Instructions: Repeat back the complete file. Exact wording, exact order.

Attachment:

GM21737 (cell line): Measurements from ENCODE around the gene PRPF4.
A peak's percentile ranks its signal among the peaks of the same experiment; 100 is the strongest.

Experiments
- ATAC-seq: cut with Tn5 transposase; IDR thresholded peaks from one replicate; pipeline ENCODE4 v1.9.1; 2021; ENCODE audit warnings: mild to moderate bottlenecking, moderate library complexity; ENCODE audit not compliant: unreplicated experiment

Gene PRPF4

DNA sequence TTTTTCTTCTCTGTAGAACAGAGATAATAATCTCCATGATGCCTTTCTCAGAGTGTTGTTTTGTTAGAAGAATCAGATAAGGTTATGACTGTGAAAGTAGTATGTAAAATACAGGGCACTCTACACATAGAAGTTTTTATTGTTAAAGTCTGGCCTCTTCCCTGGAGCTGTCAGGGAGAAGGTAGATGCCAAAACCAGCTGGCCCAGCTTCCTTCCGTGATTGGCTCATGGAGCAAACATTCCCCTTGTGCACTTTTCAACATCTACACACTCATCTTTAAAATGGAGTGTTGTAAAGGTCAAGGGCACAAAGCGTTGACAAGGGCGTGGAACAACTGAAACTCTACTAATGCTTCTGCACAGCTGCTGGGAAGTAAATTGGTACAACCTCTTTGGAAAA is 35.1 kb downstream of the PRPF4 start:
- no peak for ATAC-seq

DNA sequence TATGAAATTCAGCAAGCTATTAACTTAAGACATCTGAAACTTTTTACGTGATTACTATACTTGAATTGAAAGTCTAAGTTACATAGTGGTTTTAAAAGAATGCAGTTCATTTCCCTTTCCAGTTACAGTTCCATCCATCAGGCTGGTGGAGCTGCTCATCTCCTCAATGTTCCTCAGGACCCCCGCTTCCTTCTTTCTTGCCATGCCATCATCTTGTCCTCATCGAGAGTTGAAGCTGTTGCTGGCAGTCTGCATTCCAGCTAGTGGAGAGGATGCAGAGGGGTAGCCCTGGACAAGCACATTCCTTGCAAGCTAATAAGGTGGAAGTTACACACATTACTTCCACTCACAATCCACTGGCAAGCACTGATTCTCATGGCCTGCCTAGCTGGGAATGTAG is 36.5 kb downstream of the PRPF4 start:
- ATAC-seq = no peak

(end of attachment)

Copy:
GM21737 (cell line): Measurements from ENCODE around the gene PRPF4.
A peak's percentile ranks its signal among the peaks of the same experiment; 100 is the strongest.

Experiments
- ATAC-seq: cut with Tn5 transposase; IDR thresholded peaks from one replicate; pipeline ENCODE4 v1.9.1; 2021; ENCODE audit warnings: mild to moderate bottlenecking, moderate library complexity; ENCODE audit not compliant: unreplicated experiment

Gene PRPF4

DNA sequence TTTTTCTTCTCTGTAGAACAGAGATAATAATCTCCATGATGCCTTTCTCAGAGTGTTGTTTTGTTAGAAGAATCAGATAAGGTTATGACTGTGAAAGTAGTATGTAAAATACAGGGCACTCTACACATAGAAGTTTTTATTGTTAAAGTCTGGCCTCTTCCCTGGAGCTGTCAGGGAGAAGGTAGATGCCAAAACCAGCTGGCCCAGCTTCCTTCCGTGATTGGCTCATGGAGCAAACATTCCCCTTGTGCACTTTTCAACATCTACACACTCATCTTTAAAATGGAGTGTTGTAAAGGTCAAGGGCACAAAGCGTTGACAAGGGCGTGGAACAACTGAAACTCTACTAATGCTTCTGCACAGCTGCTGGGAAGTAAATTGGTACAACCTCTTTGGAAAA is 35.1 kb downstream of the PRPF4 start:
- no peak for ATAC-seq

DNA sequence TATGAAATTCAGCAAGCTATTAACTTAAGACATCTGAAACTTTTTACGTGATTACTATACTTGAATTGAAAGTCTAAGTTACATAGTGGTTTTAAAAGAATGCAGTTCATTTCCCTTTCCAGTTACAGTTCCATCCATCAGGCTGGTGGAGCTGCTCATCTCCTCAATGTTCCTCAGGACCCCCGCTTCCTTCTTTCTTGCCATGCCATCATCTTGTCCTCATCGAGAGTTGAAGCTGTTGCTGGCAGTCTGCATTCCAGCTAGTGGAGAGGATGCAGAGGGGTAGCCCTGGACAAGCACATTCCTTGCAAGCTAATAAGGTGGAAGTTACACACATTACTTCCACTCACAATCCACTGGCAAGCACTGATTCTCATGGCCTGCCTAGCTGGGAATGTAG is 36.5 kb downstream of the PRPF4 start:
- ATAC-seq = no peak